Daily Event for January 7, 2008

Heavy fog sealed the fate of the Inman Line's SS City of Brussels on January 7, 1883. She was Scott built like
many ships of her time, being launched at Tod & McGregor in Glasgow on Aug. 11, 1869. The ship was 390'
long and registered at 3,081 tons and had that beautiful clipper bow the Inman Line was famous for. However she was not built only to be beautiful, she was built to be fast, maybe not the fastest on the north Atlantic, but nevertheless fast.

When she was built she could carry 800 passengers at a speed of 14 knots, but Cunard's Scotia held the
record at 14.46 knots and had done so since Dec. 24, 1863. Try as she would the City of Brussels would
never hold the Blue Riband for the westbound trip, but she did best the Scotia on the eastbound leg on Dec. 12, 1869 making the trip at an average speed of 14.74 knots. She held this record until Jan. 19, 1873 when White Star's Baltic took it from her.

She was later rebuilt adding extra passenger accommodations and increased tonnage, she also had new compound engines installed, but she never held the record again. She continued on her normal route of
Liverpool to New York via Queenstown, which she had been on her entire career.

Her final voyage from New York began on Dec. 28 with 167 people on board (70 passengers and 97 crew)
under the command of Capt. Land, one of Inman's longest serving officers. All went well until the ship reached the Mersey River at Liverpool, there they were met by a blinding fog. The captain stated that the fog was so dense that he "stopped the engines and allowed the vessel to drift with the tide". This may have been a mistake leaving the ship unable to maneuver on demand. After forty minuets of drifting he heard the whistles of what he thought were two steamers about to pass on a parallel course to his ship.

I don't know if there were two ships or if the fog was just playing games with the sound as it sometimes does, but there was one ship, the Kirby Hall. She was another Scott built ship of 2,715 tons and 329' long owned by the Kirby Steamship Co. of Liverpool. With captain Hambury in command she departed on her maiden voyage from Glasgow and stopped in Liverpool to pick up passengers, she left there bound for India, but her maiden voyage ended at the bow of the City of Brussels.

The Kirby Hall appeared out of the fog on the starboard bow of the City of Brussels, too close to give captain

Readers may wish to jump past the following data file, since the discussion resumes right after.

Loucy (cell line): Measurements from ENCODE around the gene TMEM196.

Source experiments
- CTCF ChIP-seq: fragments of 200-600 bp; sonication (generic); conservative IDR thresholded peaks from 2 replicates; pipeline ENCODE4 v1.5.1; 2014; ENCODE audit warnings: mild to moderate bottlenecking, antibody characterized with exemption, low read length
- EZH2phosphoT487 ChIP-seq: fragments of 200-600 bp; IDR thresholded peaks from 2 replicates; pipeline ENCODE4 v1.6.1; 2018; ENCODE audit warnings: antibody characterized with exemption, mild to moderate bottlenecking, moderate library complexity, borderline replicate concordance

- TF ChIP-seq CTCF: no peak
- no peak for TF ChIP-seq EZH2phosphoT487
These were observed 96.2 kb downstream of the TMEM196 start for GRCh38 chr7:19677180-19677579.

Land enough time to get up steam and get underway, the City of Brussels was a sitting duck. The impact
nearly severed the bow of the City of Brussels and she took on 14' of water in the bow very quickly and
began to sink. The engineer soon reported to the captain that the fires would be soon put out and there was
no way of getting her to shore.

The only panic reported on board came from two Italian's who jumped overboard before the boats were
lowered. The captain and crew kept their wits about them and the passengers responded in kind. While she
sank too fast for anyone to save anything she did sink slow enough to get the boats in the water and get all
the passengers, less the two Italians, into them, albeit most of the passengers had only basic clothing on.

As she settled by the bow the captain and many of the remaining crew took to the rigging but soon the ship
violently shook and most of them fell into the water. It is believed those crewmen who died were killed when
they were hit by the rigging when she went down. Capt. Land spent 20 minuets in the water and when he was rescued he was found passing a life buoy to one of those drowning nearby. When all was over ten people had been killed, the two Italian's and eight crewmen, including the quartermaster Mr. Conner and a steward named Cochran.

The passengers were most impressed with the actions of the captain and crew and stated the following;
" We who have just been rescued from a watery grave wish to express our sincere gratitude and admiration
of the courage, promptitude and coolness in danger exemplified by the captain, purser and other officers of
the ill-fated vessel which has just gone down so near the termination of her voyage".

The Kirby Hall managed to limp back to Liverpool and continued to sail until 1904 when she was scrapped.
© 2008 Michael W. Pocock

Roll of Remembrance
In memory of those who lost their lives in
SS City of Brussels
"We remember those lost at sea"

Salon Steward
Able Seaman
Malcolm, George
Quinn, James
Lamp Trimmer
Smith, Michael
Able Seaman
Wood, Henry
Young, John W.
2nd Officer
2 unknown Italian passengers

To submit a photo, biographical information or correction please email the webmaster.

Drawing of City of Brussels from an Inman Line poster.

2005 Daily Event